8 Places You Didn’t Think to Look for a Job
When people are on the job hunt they often make the mistake of assuming that all the jobs that are available to them are on giant job boards. Nothing could be further from the truth.
In fact, speaking as a recruiter, I can tell you from firsthand experience that spending all your time on job boards is a waste of time. The big ones in particular have less lenient rules for job postings so you may find yourself spending a lot of time wading through less than spectacular job opportunities.
The good news is that there are a ton of other places to look for a job. Use our list below of places you didn't think to look for a job to help you expand your search.
Yes, you can find a job on Twitter. Companies have started using the power of social media not just to do background checks, but also to recruit individuals.
One way you can use Twitter for your job hunt is to make a targeted list of industry, individuals and companies you are interested in. You can also search according to hashtags and company handles.
You probably knew about the LinkedIn job board, but did you know you can also find a job in the groups? Recruiters are spending more time in the groups looking for the perfect individuals to fill their open positions.
The bottom line is you need to make sure you’re adding some time in LinkedIn groups to your online job hunt. This will require more than just browsing around looking for jobs, but the effort is worth it. Make sure to check out one of our previous articles on how to use LinkedIn groups effectively.
You can also use Facebook pages/groups in the same way, as you do LinkedIn Groups. This may require a bit more digging since Facebook is typically used for more personal stuff, but don’t make the mistake of thinking that recruiters aren’t looking around.
Another way to use Facebook pages/groups is to see if the geographic location you are targeting/live in or the company where you want to work has a hosted Facebook group, i.e. Finance Jobs or Chicago Marketing Jobs or Procter & Gamble Careers.
It amazes me how many people completely forgo looking at a company’s corporate website for jobs. Chances are that you’ll have to apply through their website anyway, so might as well go straight to the source and see what jobs they have posted.
In fact, you’re probably more likely to find all of their listings on their website than you are to find them on a big job board. One of the reasons this is the case is because HR may not know how to write an ad so that it shows up on job board search results. This means you may not even find their ad. Meanwhile, on their own corporate website they don’t have to worry about that and you won’t miss an opportunity.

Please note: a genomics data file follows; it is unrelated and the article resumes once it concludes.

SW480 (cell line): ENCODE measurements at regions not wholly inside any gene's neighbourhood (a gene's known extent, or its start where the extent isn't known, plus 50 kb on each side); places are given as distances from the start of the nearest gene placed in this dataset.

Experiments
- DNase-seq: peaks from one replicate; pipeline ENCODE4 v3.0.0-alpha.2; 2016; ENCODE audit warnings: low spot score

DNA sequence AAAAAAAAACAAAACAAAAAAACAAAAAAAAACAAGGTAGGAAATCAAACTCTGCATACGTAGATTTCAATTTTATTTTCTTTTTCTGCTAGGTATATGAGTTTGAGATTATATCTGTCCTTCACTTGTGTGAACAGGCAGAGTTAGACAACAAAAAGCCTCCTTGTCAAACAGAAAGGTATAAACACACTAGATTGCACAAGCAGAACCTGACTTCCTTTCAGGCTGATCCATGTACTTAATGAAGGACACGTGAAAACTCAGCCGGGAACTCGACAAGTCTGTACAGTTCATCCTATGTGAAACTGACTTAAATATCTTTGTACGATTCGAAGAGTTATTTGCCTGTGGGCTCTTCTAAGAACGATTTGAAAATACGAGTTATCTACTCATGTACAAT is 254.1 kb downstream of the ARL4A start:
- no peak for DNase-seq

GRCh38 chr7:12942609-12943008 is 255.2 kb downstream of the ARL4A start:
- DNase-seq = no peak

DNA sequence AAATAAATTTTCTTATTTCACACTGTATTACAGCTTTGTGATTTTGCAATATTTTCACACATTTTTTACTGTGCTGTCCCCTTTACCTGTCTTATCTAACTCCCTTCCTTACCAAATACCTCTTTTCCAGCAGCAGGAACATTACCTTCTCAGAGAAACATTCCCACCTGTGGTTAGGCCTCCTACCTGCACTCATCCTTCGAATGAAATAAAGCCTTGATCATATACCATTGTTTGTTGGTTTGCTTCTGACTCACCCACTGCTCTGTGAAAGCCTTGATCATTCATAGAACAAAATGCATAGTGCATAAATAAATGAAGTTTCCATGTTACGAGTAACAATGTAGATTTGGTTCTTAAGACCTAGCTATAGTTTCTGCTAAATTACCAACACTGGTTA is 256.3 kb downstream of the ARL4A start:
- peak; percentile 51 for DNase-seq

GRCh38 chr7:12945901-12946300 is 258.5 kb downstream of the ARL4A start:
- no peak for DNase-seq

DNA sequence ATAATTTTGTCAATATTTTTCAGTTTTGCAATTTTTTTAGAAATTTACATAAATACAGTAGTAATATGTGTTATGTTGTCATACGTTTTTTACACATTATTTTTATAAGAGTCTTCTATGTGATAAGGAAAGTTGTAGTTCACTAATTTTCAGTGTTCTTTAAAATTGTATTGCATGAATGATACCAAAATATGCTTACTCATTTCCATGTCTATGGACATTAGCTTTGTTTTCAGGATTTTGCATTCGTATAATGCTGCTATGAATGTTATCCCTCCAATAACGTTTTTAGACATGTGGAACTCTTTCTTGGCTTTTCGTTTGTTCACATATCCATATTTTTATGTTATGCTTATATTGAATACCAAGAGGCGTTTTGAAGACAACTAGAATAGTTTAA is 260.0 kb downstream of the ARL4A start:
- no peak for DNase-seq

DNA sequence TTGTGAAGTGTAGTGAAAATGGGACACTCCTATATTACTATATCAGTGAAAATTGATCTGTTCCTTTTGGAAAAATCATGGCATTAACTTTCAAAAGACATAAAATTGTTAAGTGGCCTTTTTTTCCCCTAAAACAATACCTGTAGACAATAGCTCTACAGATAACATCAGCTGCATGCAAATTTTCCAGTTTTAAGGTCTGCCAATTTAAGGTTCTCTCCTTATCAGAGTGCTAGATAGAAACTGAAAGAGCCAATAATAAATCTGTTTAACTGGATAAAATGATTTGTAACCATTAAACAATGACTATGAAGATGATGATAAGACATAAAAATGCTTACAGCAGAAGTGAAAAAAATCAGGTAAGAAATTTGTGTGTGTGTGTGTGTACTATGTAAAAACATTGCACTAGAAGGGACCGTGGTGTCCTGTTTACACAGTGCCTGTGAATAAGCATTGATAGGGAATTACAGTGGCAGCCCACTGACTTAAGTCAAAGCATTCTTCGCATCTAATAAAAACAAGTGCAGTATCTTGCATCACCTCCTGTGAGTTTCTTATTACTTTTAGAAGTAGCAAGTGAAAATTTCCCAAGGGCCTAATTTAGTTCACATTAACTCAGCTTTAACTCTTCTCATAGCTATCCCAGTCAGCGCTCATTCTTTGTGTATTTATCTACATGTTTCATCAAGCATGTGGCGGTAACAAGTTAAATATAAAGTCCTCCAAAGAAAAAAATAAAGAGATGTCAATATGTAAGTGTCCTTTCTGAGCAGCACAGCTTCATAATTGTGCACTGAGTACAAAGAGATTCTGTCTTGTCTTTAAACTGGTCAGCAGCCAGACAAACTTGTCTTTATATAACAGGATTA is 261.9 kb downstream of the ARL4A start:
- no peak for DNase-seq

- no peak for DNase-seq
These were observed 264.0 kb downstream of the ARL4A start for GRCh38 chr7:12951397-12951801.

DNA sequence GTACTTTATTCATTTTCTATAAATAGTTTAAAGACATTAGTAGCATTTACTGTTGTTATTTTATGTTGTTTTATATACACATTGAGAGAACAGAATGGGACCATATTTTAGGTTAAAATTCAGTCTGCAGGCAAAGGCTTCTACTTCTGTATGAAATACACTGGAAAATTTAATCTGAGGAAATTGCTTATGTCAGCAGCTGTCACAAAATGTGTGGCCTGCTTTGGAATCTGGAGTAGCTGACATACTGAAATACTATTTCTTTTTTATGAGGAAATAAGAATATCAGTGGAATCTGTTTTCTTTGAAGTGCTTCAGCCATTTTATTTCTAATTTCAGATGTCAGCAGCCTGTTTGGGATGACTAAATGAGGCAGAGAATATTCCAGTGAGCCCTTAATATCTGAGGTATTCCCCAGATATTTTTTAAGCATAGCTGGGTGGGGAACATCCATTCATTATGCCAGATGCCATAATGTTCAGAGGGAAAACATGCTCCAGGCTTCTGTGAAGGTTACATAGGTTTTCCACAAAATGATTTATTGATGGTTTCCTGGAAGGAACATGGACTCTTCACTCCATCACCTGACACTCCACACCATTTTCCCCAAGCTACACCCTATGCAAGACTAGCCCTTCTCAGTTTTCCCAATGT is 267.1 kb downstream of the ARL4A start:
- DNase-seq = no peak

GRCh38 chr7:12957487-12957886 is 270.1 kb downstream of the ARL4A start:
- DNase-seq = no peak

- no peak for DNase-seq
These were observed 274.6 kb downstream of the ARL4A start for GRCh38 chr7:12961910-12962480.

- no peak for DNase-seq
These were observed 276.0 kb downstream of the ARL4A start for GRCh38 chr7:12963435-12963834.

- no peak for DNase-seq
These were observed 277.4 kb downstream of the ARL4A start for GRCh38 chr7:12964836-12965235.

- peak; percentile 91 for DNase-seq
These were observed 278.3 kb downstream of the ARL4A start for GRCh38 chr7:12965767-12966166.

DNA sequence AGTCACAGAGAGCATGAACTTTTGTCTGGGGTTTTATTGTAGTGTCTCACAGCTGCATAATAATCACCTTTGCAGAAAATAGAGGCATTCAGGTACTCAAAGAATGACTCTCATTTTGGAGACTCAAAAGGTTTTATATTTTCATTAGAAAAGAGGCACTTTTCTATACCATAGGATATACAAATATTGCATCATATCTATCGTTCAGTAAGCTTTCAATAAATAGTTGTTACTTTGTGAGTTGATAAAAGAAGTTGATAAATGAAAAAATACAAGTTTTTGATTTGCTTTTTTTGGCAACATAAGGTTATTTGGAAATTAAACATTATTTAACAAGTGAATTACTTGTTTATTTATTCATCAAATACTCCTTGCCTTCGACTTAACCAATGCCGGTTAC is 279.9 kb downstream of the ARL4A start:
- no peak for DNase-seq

As an extra hint, you can also check the websites of your desired company’s competitors. They may not be your first choice but you’d be surprised at the opportunities that may be available.
Google+ is a little known gem for the job hunt. Thanks to their Google Hangouts you can network and participate in discussions with people in your industry. At the end of the day making connections is key when on the job hunt, so why not take advantage of Google Hangout events and start getting to know people?
Finding and attending conferences, conventions and professional meetings in your industry space can be seriously high-quality contact making. Check out www.lanyrd.com to find specific events in your industry, profession and/or location that can help you network with employed and/or engaged leaders within your space.
Support Groups with Employed and Unemployed Members
Aim to attend employment support groups that are equally attended by non-working job seekers and employed individuals. I suggest mixing it up with different attendees with both employment statuses. If you attend groups with mostly employed individuals, and you are not working, you may see your confidence shake. If you are attending groups with mostly unemployed individuals, you may not be connecting with enough people directly at companies that can be in a better position to affect your search. Find groups on MeetUp.com and EventBrite.com.
Corporate and College Alumni Connections
Run a LinkedIn advance search list of corporate alumni and education alumni and reach out to appropriate individuals leveraging the "alumni connection" asking for exploratory conversations
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